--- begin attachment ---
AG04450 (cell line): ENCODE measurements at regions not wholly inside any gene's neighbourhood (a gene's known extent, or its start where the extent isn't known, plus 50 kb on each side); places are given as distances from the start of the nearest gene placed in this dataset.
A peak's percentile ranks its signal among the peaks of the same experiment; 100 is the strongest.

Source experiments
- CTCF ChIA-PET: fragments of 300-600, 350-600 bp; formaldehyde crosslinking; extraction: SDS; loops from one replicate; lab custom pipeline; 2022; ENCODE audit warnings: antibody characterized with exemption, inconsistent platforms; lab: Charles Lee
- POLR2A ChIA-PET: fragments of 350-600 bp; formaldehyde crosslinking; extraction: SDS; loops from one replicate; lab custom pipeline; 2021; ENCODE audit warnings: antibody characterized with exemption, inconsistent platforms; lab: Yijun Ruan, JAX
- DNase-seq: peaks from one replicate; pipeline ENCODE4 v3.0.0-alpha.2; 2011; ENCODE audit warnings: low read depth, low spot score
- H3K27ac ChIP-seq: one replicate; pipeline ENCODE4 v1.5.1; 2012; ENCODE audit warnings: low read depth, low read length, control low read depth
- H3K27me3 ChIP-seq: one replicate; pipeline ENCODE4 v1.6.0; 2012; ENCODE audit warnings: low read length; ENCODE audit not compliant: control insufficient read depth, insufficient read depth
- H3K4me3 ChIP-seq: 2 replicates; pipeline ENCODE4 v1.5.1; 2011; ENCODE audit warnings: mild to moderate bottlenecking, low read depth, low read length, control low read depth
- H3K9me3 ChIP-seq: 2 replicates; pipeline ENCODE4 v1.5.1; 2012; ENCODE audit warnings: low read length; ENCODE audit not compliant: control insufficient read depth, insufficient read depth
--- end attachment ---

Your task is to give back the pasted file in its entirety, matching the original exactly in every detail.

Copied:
AG04450 (cell line): ENCODE measurements at regions not wholly inside any gene's neighbourhood (a gene's known extent, or its start where the extent isn't known, plus 50 kb on each side); places are given as distances from the start of the nearest gene placed in this dataset.
A peak's percentile ranks its signal among the peaks of the same experiment; 100 is the strongest.

Source experiments
- CTCF ChIA-PET: fragments of 300-600, 350-600 bp; formaldehyde crosslinking; extraction: SDS; loops from one replicate; lab custom pipeline; 2022; ENCODE audit warnings: antibody characterized with exemption, inconsistent platforms; lab: Charles Lee
- POLR2A ChIA-PET: fragments of 350-600 bp; formaldehyde crosslinking; extraction: SDS; loops from one replicate; lab custom pipeline; 2021; ENCODE audit warnings: antibody characterized with exemption, inconsistent platforms; lab: Yijun Ruan, JAX
- DNase-seq: peaks from one replicate; pipeline ENCODE4 v3.0.0-alpha.2; 2011; ENCODE audit warnings: low read depth, low spot score
- H3K27ac ChIP-seq: one replicate; pipeline ENCODE4 v1.5.1; 2012; ENCODE audit warnings: low read depth, low read length, control low read depth
- H3K27me3 ChIP-seq: one replicate; pipeline ENCODE4 v1.6.0; 2012; ENCODE audit warnings: low read length; ENCODE audit not compliant: control insufficient read depth, insufficient read depth
- H3K4me3 ChIP-seq: 2 replicates; pipeline ENCODE4 v1.5.1; 2011; ENCODE audit warnings: mild to moderate bottlenecking, low read depth, low read length, control low read depth
- H3K9me3 ChIP-seq: 2 replicates; pipeline ENCODE4 v1.5.1; 2012; ENCODE audit warnings: low read length; ENCODE audit not compliant: control insufficient read depth, insufficient read depth